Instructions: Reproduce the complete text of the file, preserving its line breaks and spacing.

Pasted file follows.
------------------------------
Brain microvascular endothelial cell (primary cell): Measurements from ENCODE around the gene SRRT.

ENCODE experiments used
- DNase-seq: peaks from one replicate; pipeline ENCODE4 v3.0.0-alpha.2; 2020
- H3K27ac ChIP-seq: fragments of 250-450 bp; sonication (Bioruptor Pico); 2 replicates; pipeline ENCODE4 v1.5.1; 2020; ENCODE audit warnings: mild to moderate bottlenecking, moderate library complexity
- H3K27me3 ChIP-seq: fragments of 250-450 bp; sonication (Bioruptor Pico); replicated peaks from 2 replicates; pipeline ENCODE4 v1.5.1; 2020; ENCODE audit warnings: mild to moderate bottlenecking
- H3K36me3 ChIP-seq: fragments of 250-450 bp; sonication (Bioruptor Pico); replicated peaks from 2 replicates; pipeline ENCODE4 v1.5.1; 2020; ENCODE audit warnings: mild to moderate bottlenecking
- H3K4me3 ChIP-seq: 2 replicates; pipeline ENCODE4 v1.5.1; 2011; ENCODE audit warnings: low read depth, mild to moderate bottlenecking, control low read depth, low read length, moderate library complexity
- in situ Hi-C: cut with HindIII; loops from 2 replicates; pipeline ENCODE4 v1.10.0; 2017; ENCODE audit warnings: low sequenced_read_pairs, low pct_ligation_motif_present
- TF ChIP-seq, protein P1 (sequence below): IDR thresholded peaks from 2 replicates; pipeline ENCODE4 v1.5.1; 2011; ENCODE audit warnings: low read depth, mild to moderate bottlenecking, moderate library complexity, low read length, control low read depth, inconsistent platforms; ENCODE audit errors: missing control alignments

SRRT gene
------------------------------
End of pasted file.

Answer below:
Brain microvascular endothelial cell (primary cell): Measurements from ENCODE around the gene SRRT.

ENCODE experiments used
- DNase-seq: peaks from one replicate; pipeline ENCODE4 v3.0.0-alpha.2; 2020
- H3K27ac ChIP-seq: fragments of 250-450 bp; sonication (Bioruptor Pico); 2 replicates; pipeline ENCODE4 v1.5.1; 2020; ENCODE audit warnings: mild to moderate bottlenecking, moderate library complexity
- H3K27me3 ChIP-seq: fragments of 250-450 bp; sonication (Bioruptor Pico); replicated peaks from 2 replicates; pipeline ENCODE4 v1.5.1; 2020; ENCODE audit warnings: mild to moderate bottlenecking
- H3K36me3 ChIP-seq: fragments of 250-450 bp; sonication (Bioruptor Pico); replicated peaks from 2 replicates; pipeline ENCODE4 v1.5.1; 2020; ENCODE audit warnings: mild to moderate bottlenecking
- H3K4me3 ChIP-seq: 2 replicates; pipeline ENCODE4 v1.5.1; 2011; ENCODE audit warnings: low read depth, mild to moderate bottlenecking, control low read depth, low read length, moderate library complexity
- in situ Hi-C: cut with HindIII; loops from 2 replicates; pipeline ENCODE4 v1.10.0; 2017; ENCODE audit warnings: low sequenced_read_pairs, low pct_ligation_motif_present
- TF ChIP-seq, protein P1 (sequence below): IDR thresholded peaks from 2 replicates; pipeline ENCODE4 v1.5.1; 2011; ENCODE audit warnings: low read depth, mild to moderate bottlenecking, moderate library complexity, low read length, control low read depth, inconsistent platforms; ENCODE audit errors: missing control alignments

SRRT gene